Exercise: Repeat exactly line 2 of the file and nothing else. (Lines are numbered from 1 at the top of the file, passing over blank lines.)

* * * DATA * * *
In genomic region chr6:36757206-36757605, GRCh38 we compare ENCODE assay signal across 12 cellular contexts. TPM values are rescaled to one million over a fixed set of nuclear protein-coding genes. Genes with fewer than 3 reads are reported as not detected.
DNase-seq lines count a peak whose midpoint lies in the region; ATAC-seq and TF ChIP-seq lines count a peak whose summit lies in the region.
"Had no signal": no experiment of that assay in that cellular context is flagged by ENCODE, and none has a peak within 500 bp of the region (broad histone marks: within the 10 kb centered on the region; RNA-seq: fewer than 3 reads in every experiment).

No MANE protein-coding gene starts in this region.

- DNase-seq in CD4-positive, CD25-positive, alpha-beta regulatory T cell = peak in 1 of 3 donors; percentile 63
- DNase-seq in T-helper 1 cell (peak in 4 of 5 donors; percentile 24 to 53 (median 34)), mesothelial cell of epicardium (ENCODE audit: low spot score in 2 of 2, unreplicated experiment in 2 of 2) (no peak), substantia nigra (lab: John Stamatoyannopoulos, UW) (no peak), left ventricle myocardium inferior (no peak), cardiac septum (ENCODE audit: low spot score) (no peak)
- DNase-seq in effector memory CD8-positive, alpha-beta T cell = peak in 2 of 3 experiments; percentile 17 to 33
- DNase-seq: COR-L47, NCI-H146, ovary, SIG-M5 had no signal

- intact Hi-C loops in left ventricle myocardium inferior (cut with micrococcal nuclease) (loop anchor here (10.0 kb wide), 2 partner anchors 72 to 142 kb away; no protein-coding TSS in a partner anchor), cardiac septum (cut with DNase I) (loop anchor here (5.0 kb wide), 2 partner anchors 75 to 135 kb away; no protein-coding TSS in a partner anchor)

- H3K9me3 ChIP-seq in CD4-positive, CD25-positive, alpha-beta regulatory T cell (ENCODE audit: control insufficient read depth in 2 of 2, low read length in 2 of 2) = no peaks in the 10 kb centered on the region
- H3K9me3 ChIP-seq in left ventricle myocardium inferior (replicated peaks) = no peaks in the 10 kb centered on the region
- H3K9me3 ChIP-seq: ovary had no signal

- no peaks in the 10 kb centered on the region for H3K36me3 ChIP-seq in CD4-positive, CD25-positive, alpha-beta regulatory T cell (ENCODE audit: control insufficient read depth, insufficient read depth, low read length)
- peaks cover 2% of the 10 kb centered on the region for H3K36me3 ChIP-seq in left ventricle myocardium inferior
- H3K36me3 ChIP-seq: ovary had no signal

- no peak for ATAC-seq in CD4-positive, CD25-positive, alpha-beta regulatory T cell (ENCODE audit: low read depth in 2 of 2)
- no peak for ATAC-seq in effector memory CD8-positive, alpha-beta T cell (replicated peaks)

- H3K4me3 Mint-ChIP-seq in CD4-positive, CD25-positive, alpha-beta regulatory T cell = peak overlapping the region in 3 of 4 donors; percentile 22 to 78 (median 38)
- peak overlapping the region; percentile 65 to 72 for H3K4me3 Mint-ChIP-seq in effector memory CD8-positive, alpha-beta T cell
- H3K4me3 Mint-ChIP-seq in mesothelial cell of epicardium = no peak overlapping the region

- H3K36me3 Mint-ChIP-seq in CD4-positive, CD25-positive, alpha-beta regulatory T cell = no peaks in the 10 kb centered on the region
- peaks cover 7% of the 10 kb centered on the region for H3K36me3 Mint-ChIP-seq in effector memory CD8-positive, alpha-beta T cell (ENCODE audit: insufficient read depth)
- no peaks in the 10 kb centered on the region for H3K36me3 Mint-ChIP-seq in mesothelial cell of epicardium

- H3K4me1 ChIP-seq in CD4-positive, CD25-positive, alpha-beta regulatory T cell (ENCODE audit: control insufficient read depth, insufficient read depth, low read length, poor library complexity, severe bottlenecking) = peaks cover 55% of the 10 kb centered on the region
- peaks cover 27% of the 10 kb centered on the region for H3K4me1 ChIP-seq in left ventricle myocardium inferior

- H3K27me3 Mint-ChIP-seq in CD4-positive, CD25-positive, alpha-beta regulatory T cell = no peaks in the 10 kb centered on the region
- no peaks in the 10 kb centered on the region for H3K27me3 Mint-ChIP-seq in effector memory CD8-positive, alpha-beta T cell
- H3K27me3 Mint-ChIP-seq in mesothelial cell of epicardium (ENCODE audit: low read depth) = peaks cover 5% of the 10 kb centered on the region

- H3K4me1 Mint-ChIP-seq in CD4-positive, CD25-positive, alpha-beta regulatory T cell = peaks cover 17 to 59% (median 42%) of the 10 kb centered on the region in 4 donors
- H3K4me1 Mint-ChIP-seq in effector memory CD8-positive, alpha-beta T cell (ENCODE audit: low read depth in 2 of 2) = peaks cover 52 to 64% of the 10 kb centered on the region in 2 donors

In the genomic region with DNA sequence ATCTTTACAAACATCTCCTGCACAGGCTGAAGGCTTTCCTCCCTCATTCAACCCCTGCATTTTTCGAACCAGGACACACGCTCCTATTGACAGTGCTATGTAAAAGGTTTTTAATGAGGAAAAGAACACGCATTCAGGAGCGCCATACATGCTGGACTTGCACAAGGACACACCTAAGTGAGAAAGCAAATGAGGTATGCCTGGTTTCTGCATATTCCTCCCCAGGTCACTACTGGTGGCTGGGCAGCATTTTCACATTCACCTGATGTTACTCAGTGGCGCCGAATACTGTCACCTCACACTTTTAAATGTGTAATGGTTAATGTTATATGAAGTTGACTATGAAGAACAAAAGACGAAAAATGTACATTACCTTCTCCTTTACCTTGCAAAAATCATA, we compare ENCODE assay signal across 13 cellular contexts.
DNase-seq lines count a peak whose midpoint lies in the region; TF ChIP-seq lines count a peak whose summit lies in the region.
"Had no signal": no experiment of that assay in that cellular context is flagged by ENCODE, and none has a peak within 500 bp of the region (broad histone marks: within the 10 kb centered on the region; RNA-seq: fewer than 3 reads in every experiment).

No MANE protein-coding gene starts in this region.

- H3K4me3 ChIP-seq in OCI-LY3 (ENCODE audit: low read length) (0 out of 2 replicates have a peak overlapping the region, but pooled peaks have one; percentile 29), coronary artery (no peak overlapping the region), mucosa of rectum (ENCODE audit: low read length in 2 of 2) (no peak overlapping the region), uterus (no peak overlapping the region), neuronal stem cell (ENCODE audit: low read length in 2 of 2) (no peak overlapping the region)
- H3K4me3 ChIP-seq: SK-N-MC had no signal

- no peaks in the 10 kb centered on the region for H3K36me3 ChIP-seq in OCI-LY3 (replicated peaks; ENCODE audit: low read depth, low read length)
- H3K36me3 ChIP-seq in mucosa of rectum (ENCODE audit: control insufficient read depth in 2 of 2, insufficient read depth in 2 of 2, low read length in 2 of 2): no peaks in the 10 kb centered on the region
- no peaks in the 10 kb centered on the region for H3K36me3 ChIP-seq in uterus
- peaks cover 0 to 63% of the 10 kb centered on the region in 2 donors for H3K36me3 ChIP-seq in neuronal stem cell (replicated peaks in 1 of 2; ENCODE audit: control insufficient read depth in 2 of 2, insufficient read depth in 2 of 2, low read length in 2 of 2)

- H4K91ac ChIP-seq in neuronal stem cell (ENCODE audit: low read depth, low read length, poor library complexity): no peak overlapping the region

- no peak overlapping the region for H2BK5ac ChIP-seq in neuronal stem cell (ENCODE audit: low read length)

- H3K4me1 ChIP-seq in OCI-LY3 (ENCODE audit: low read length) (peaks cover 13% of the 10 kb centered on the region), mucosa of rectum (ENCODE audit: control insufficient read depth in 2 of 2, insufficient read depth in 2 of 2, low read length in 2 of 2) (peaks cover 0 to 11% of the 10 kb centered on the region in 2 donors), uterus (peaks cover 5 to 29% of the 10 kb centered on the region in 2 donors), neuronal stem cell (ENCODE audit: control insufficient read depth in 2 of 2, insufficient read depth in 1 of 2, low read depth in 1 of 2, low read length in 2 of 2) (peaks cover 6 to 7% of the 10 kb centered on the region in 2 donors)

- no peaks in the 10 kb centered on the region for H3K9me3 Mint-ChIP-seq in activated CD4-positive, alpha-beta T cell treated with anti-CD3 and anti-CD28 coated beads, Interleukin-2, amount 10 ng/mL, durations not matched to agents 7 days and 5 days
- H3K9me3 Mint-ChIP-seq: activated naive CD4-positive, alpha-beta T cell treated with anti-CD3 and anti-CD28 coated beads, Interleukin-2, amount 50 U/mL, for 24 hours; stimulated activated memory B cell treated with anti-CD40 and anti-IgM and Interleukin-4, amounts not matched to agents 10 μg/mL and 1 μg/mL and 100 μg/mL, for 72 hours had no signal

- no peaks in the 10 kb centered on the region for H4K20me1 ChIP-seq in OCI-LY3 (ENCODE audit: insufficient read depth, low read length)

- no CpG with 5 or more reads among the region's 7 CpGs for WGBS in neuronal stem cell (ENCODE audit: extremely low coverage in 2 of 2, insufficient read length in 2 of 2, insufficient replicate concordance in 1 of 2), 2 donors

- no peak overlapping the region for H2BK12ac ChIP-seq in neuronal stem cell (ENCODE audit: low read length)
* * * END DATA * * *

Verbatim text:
DNase-seq lines count a peak whose midpoint lies in the region; ATAC-seq and TF ChIP-seq lines count a peak whose summit lies in the region.